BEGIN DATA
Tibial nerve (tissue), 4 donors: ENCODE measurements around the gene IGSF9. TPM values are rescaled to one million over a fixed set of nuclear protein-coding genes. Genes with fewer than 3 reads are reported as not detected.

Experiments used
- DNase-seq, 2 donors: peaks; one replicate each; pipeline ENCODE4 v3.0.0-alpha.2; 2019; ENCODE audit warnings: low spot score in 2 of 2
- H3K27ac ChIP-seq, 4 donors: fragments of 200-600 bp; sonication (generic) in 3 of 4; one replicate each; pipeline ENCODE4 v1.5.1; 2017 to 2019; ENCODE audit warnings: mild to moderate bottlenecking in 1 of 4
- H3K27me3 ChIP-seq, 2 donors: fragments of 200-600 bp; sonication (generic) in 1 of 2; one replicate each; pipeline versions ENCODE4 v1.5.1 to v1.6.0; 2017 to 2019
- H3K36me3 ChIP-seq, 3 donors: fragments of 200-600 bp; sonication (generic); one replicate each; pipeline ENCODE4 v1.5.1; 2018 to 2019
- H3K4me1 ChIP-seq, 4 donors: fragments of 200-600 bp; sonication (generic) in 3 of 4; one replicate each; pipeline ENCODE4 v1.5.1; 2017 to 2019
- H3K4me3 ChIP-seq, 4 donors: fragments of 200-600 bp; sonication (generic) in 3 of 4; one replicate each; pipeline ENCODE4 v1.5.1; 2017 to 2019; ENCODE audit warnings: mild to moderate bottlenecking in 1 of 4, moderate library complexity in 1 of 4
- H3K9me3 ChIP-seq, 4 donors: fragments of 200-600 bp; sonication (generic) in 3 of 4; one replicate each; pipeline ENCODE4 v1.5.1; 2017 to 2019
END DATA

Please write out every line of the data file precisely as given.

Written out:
Tibial nerve (tissue), 4 donors: ENCODE measurements around the gene IGSF9. TPM values are rescaled to one million over a fixed set of nuclear protein-coding genes. Genes with fewer than 3 reads are reported as not detected.

Experiments used
- DNase-seq, 2 donors: peaks; one replicate each; pipeline ENCODE4 v3.0.0-alpha.2; 2019; ENCODE audit warnings: low spot score in 2 of 2
- H3K27ac ChIP-seq, 4 donors: fragments of 200-600 bp; sonication (generic) in 3 of 4; one replicate each; pipeline ENCODE4 v1.5.1; 2017 to 2019; ENCODE audit warnings: mild to moderate bottlenecking in 1 of 4
- H3K27me3 ChIP-seq, 2 donors: fragments of 200-600 bp; sonication (generic) in 1 of 2; one replicate each; pipeline versions ENCODE4 v1.5.1 to v1.6.0; 2017 to 2019
- H3K36me3 ChIP-seq, 3 donors: fragments of 200-600 bp; sonication (generic); one replicate each; pipeline ENCODE4 v1.5.1; 2018 to 2019
- H3K4me1 ChIP-seq, 4 donors: fragments of 200-600 bp; sonication (generic) in 3 of 4; one replicate each; pipeline ENCODE4 v1.5.1; 2017 to 2019
- H3K4me3 ChIP-seq, 4 donors: fragments of 200-600 bp; sonication (generic) in 3 of 4; one replicate each; pipeline ENCODE4 v1.5.1; 2017 to 2019; ENCODE audit warnings: mild to moderate bottlenecking in 1 of 4, moderate library complexity in 1 of 4
- H3K9me3 ChIP-seq, 4 donors: fragments of 200-600 bp; sonication (generic) in 3 of 4; one replicate each; pipeline ENCODE4 v1.5.1; 2017 to 2019